products in India. In comparison, the US and China process 65 percent and 23 percent of
their produce, respectively. Similarly, other developing countries such as Thailand,
Philippines, and Brazil process as high as 30, 78, and 70 percent of their produce,
respectively.

India’s vast agricultural resources alone creates huge potential for investments in its food
processing and equipment industry. Major areas holding scope for value added processing
are in the canning, packaging, dairy and food processing, frozen food, and thermo-
processing industries.

Currently, food processing accounts for almost one-third of the total food market in India.
The food processing industry is valued at US$258 billion, and is the fifth largest industry
domestically in terms of production, consumption, export, and expected growth in the
country. It contributes to around 14 percent of manufacturing Gross Domestic Product
(GDP) and 13 percent of India’s total food exports.
According to a 2017 report by the Associated Chambers of Commerce and Industry of
India (ASSOCHAM), the country’s food processing industry is expected to reach US$482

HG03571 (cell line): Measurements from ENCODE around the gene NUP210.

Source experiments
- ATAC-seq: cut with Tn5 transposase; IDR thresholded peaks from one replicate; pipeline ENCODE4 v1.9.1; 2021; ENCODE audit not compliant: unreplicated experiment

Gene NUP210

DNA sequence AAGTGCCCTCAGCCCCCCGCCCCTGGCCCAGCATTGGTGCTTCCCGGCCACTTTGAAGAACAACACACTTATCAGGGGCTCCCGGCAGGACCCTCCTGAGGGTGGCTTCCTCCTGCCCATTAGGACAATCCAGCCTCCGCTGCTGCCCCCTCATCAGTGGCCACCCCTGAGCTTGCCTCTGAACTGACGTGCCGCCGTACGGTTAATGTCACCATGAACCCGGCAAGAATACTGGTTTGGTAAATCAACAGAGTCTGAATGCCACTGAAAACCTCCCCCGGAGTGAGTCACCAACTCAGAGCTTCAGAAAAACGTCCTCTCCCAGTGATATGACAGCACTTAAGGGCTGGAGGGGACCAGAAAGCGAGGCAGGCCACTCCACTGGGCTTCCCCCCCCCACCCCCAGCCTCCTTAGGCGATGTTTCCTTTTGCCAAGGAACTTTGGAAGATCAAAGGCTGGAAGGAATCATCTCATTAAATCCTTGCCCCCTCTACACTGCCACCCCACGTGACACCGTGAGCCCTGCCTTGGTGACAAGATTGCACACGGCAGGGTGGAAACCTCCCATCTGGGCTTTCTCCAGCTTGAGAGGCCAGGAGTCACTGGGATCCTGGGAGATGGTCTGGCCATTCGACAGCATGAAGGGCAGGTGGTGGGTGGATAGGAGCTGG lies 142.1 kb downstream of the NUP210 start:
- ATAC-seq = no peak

billion by 2020, driven by growth in organized retail, changing consumer behaviour, and
increasing consumerism in tier II and tier III cities.

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TOPIC: IMPACT OF FDI ON FOOD PROCESSING INDUSTRY IN INDIA

Chapter 2: Challenges faced by India’s food processing


sector

The key challenges identified overall for the food processing sector in India are as follows:

Poor supply chain linkages: India’s agriculture market has a long and fragmented supply
chain that results in high wastage and high costs, especially due to seasonality,
perishability, and variability of produce.

Infrastructure bottlenecks: The export related infrastructure for agri-produce is grossly


inadequate, especially at sea ports and airports. More than 30 percent of the produce from